About 40 or 50 company founders consult the center each school year for help with their startup companies, and about 1,000 students will use Apex Center services, like its coworking space, Collins says. Students from 112 majors have accounts on the center’s coworking space software system.
JMU’s Gilliam Center’s Madison Inc., an academic-year incubator for students at any stage of starting businesses, has a similar rolling admissions setup. Students meet monthly with entrepreneurship faculty fellows — one from each JMU college — and with their cohorts to learn techniques for risk reduction and customer discovery. In November 2022, Madison Inc. had 30 participating students, 15 of whom had majors outside the business school.
“Throughout the program, regardless of where they are in their entrepreneurial journey, we hope to plant the seeds of entrepreneurship, give them tools and resources that they can use either in this venture or the next one or the next one,” says Bergmeister.
Entrepreneurship centers at Virginia business schools also provide student entrepreneurs with opportunities to practice their investor pitches, often with the potential to secure funding.
“When you’re doing pitch competitions, and when you’re introducing your content to people, having a good story is super important,” Reininger says. VCU’s da Vinci Center, he says, helped him develop a fluid story he could tell over and over again.
The VCU center’s pre-accelerator program also culminates in a Demo Day, with students pitching to judges from the venture capital world for seed funding. Reininger, who joined the 2021 cohort rather than finishing virtually in 2020, pitched in May 2021 and won $5,000, which he largely used to incorporate his Richmond-based business and trademark its name, Jacked! Jackfruit Jerky.
Ready to run
U.Va.’s three-phase E-Cup pitch competition runs from late January to May, although students can apply for any phase and don’t have to complete them all. In the first phase, 40 student teams compete for $1,000 grants that only 20 of the teams will win. During the discovery phase, 10 teams compete for $5,000 each, and in the launch phase, five teams present to judges without an audience.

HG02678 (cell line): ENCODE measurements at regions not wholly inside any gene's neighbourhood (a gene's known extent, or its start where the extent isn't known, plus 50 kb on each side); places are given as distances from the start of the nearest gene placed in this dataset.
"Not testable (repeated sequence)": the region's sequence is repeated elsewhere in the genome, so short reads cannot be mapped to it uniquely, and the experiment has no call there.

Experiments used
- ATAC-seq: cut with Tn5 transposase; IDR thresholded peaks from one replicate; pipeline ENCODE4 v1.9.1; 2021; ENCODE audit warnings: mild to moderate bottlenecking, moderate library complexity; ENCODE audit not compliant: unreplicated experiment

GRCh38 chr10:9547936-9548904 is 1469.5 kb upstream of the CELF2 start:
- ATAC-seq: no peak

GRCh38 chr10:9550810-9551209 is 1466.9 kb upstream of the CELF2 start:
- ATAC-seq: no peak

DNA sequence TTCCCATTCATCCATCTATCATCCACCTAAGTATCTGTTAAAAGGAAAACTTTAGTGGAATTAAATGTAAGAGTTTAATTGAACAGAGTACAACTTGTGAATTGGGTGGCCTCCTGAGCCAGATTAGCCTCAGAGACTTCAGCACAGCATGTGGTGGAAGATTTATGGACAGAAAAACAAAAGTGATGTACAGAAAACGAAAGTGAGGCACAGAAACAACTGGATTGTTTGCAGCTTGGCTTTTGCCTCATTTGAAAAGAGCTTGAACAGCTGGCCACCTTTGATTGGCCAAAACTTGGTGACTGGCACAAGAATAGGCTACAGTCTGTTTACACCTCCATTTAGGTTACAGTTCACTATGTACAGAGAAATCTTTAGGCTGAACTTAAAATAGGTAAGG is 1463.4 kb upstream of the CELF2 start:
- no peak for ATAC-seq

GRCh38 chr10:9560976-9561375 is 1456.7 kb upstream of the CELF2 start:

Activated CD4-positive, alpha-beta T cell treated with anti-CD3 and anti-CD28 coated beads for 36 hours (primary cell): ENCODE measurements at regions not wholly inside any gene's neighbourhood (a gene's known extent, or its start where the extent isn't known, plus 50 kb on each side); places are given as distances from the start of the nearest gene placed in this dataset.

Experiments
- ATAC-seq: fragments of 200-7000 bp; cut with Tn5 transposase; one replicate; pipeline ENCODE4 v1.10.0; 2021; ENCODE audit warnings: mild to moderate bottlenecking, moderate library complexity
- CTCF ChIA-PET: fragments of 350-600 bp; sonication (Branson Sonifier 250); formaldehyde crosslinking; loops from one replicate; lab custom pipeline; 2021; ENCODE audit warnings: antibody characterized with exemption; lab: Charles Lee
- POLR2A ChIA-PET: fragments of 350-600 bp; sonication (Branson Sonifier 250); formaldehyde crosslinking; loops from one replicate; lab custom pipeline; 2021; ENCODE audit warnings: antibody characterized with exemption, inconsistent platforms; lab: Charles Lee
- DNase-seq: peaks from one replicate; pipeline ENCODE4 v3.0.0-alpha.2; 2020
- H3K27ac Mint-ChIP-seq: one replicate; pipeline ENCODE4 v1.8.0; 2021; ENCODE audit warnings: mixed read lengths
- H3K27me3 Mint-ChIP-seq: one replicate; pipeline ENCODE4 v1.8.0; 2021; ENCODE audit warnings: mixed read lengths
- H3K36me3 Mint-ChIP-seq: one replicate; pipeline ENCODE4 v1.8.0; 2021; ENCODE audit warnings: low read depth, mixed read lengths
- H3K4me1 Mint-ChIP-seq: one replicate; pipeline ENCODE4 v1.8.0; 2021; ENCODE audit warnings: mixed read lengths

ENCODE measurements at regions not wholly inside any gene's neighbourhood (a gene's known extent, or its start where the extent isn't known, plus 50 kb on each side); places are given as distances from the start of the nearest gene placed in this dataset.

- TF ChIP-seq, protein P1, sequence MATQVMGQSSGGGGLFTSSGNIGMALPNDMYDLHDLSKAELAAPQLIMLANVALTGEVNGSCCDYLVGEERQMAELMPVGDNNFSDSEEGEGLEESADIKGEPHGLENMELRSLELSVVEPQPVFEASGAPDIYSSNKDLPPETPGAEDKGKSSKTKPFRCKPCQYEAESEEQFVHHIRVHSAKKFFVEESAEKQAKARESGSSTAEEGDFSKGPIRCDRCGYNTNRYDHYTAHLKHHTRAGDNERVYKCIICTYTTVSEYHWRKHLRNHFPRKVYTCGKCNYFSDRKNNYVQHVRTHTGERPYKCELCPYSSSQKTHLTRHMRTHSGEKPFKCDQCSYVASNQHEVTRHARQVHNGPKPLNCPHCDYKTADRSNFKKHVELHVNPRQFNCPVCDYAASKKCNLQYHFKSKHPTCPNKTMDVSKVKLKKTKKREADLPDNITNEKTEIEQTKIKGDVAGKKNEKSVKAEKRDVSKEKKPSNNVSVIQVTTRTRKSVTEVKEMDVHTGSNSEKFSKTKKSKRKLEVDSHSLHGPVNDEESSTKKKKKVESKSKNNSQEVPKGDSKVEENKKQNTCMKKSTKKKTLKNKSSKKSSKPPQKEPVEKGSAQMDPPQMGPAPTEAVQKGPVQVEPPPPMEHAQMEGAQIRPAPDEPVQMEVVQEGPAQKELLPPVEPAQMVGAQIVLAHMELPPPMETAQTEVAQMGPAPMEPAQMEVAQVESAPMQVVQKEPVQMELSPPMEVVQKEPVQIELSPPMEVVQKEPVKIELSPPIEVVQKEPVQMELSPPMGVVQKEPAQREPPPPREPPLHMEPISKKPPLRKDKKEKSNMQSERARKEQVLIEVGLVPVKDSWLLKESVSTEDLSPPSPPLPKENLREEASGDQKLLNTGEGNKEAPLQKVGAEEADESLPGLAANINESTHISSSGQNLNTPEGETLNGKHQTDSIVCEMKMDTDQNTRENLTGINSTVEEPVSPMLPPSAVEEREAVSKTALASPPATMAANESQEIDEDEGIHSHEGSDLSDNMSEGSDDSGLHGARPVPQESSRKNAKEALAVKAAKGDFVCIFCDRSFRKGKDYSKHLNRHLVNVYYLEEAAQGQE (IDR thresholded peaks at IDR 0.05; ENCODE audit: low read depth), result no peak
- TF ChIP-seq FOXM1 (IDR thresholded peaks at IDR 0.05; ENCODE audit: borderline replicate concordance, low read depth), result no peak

Every other Friday, William & Mary’s Miller Center hosts Rocket Pitches, with students delivering two-minute presentations. The winner receives a Chick-fil-A gift card and is invited to an end-of-semester pitch competition that has a roughly $1,500 award.
Tech’s Apex Center holds KickStart VT events monthly. Student entrepreneurs apply to present to an alumni panel, and accepted applicants are guaranteed a minimum of $250.
Though not as public as some pitch competitions, JMU students can pitch to the Gilliam Center’s Bluestone Seed Fund, a donor-supported fund with two investment cycles per school year. Students or alumni who graduated less than five years ago pitch to the fund’s investment committee, seeking $5,000 in return for 5% equity in their companies. So far, donors have committed $240,000 to the fund, which launched during the 2021-22 school year. The committee has invested in eight companies, with one receiving $10,000.
But seeking seed funding also sometimes requires going outside the university structure. To launch his company, for example, Reininger ran a Kickstarter campaign that ended in September 2022. With the $8,686 he raised, Reininger moved his jerky-making enterprise into Hatch Kitchen, a commercial kitchen in Richmond’s Manchester neighborhood.
In November 2022, he launched Jacked!’s website and secured deals to sell his products through three Richmond retailers: Northside Gourmet Market, Good Foods Grocery and Ellwood Thompson’s Local Market.
Reininger credits the da Vinci Center with helping him get his business off the ground and running: “I would say the da Vinci Center has played a role in every part of the development of Jacked!”